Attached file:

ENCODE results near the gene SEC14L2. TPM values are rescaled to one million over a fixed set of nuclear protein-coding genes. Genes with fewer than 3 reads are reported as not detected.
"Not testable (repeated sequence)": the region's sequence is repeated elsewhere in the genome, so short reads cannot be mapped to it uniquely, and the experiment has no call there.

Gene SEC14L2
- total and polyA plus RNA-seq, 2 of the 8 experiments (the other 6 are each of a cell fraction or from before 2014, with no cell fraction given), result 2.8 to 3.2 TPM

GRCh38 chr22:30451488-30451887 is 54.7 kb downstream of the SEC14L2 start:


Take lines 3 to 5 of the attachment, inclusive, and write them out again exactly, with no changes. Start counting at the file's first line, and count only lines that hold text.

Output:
Gene SEC14L2
- total and polyA plus RNA-seq, 2 of the 8 experiments (the other 6 are each of a cell fraction or from before 2014, with no cell fraction given), result 2.8 to 3.2 TPM

GRCh38 chr22:30451488-30451887 is 54.7 kb downstream of the SEC14L2 start: